“She had a perfect game plan, I don’t do well with movers and she moved very well,” Martin said. “She probably had the best feet I had ever faced.”
By the third round Laracuente’s movement began to frustrate Martin and she began to react to it by mocking her and even scoring an illegal rabbit punch when Laracuente ducked out of the way. Martin was so taken out of her game plan, she asked her corner if she had won a round yet after the third.
“If you can’t touch me, I can stay pretty,” Laracuente said regarding her strategy that night. “I’ve never been hurt, never been cut, I knew she was tough but what can I do? I had to box. I trained hard for that fight in Puerto Rico for a month and a half.”
As the fight got older Laracuente got brasher and would taunt Martin while landing some hard right hands that shook up Martin. Martin was undeterred and kept moving forward attacking the body when she was able to slow down her opponent enough to get in close.
The action got tighter in the second half with Laracuente slowing down and Martin catching up to her early in the sixth forcing a heated exchange with the Puerto Rican’s back against the ropes. Martin seemed to land the bigger punches during the exchange that got some fans out of their seats.
“The air in Vegas, I was getting tired and I felt I couldn’t catch my breath,” Laracuente, known as “Brown Sugar”, explained. “I got these new boots. I never broke them in at the gym. I didn’t want them to get dirty. So I wore them for the first time the night of the fight. I got blisters and by the second half, my feet were hurting but I wasn’t going to start moving. I didn’t want to get hurt or knocked out. She hit pretty hard.”
From there on out it was mostly Martin while she pressured the clearly winded Laracuente while the Puerto Rican kept dancing around the ring but not at the same rhythm as the opening stanzas.
“I know my body attack got to her. I haven’t watched the fight in a long time but I remember getting her against the ropes,” Martin recalled. “She had frustrating style and styles make fights. If we fought now or when I was twenty-two years old, her style would give me trouble.”
Martin looked for the knockout in the last round but Laracuente was able to sum up all the remaining stamina she had in the tank to score some telling shots including a flush right uppercut mid-way through the round. Laracuente was able to dance until the final bell with Martin not able to catch up.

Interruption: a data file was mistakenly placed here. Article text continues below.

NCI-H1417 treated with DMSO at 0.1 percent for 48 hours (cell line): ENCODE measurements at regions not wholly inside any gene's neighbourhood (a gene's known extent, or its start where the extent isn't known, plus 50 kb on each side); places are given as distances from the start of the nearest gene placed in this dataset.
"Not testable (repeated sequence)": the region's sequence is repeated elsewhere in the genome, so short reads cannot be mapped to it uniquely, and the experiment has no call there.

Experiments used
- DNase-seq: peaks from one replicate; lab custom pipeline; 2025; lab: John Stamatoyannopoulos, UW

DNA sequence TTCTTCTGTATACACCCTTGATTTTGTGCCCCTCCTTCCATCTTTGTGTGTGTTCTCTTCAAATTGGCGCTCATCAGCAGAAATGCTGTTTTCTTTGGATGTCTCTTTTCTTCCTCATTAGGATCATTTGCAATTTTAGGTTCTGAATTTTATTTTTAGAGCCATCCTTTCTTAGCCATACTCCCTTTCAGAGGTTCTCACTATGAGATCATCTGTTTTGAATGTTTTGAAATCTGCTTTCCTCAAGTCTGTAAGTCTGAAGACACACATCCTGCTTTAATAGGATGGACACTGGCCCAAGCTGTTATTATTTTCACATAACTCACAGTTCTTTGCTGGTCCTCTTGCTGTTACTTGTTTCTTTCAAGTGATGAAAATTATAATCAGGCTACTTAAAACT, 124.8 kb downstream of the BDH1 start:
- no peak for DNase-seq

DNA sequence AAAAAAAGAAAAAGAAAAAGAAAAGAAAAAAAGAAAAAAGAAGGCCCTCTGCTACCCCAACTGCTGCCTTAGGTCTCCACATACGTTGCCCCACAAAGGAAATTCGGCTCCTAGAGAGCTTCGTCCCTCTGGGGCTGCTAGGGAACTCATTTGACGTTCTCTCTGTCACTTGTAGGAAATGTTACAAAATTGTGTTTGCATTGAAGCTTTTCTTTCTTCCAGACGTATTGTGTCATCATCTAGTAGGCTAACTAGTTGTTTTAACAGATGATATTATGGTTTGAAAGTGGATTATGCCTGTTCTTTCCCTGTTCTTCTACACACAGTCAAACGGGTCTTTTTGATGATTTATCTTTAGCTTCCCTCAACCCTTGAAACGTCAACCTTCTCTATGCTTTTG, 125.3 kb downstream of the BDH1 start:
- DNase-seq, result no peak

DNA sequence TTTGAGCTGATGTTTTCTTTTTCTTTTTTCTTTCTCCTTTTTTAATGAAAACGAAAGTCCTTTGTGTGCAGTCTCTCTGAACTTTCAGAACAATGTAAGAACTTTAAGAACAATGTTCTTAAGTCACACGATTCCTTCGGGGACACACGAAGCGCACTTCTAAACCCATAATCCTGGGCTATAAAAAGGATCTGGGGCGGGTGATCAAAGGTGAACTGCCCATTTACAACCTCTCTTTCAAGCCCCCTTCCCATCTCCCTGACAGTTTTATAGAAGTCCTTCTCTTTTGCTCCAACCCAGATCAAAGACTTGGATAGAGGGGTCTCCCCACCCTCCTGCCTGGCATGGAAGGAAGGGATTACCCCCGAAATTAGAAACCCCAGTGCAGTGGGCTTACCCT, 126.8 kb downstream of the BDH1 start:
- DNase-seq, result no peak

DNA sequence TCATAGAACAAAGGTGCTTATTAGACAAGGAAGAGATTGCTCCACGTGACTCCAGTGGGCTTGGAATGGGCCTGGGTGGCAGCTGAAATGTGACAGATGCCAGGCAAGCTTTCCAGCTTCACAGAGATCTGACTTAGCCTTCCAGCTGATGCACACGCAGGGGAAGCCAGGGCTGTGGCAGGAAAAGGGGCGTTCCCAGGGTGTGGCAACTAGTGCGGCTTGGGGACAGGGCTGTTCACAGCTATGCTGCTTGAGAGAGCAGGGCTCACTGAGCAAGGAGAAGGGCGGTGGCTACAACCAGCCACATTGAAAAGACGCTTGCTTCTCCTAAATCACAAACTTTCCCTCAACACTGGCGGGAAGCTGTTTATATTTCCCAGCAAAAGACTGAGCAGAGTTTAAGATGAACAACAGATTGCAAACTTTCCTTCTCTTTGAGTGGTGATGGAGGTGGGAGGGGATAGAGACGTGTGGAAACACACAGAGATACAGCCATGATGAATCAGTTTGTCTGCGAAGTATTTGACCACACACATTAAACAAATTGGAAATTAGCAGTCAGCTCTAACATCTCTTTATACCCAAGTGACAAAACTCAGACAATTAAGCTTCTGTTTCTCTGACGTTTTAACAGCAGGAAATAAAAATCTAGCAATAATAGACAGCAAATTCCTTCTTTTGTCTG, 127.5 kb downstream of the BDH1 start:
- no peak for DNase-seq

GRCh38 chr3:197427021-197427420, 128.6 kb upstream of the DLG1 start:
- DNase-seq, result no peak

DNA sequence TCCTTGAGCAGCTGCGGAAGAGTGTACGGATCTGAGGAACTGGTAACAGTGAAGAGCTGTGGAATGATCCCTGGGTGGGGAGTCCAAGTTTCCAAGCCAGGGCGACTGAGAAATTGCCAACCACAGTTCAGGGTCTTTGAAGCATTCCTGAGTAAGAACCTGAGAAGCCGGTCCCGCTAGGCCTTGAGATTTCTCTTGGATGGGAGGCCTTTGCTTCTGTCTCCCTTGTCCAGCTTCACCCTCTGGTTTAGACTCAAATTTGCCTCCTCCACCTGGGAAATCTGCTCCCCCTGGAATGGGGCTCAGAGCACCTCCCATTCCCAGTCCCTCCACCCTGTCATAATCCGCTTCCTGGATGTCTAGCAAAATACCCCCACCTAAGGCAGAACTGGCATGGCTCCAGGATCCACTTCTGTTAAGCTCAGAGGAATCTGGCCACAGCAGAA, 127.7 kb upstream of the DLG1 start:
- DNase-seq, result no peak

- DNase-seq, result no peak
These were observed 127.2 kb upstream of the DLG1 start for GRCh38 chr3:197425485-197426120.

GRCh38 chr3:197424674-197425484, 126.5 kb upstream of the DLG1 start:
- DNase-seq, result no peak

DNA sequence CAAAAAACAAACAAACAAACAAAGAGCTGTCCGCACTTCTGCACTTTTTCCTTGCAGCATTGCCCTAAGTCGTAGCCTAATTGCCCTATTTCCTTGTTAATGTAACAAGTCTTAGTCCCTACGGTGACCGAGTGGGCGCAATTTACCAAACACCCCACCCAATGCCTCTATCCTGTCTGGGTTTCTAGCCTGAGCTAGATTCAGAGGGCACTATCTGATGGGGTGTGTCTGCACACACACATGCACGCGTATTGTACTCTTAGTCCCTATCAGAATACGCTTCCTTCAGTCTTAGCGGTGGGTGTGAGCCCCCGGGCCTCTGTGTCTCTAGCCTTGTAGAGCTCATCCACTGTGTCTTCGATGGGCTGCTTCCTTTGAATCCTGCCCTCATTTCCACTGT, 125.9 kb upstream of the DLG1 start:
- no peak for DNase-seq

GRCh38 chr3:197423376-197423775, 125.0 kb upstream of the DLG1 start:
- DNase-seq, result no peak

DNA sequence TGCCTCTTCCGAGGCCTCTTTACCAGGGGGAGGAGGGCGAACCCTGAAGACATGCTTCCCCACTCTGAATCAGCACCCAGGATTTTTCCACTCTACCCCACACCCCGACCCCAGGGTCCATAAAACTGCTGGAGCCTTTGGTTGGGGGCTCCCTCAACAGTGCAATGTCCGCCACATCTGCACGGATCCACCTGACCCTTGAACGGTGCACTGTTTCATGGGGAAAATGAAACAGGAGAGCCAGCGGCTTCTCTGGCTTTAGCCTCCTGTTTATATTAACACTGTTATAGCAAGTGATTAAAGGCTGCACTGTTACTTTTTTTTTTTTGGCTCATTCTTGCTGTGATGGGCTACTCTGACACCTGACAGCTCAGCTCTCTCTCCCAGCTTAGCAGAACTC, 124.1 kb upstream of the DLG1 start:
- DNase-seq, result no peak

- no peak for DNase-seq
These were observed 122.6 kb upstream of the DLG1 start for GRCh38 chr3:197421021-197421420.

Controversially, two of the three judges saw a different fight than the attending crowd, the on-air commentators and boxing in general. Judge Dave Moretti saw it an even 76-76 while Carol Castellano and Patricia Morse Jarman overruled him with scorecards of 77-75 each for Martin.
“After that fight, I lost respect for boxing. I couldn’t believe I lost,” Laracuente said of the controversial decision. “She didn’t beat me. I lost respect for everybody in boxing, the judges, the refs, everybody. I lost respect for Don King who was my promoter. I was frustrated they wanted her to win. To this day I see boxing as corrupt. Money rules everything. You can have a bad fighter but if they sell, they will find a way for them to win.”
Martin remembers the decision differently, “that was the best fight she ever fought but I clearly won the fight. There is no question of that. She gave a great display of her boxing skills but it wasn’t enough. I felt personally attacked with the boos but it was a mostly Puerto Rican crowd because of ‘Tito” Trinidad being in the main event. Many athletes want to be liked, if there is a crowd of one thousand people and 999 are cheering and one is booing, I hear that one boo. That stays with me. It was a tough situation. I feel I fought the best Belinda Laracuente but she didn’t fight the best Christy Martin.”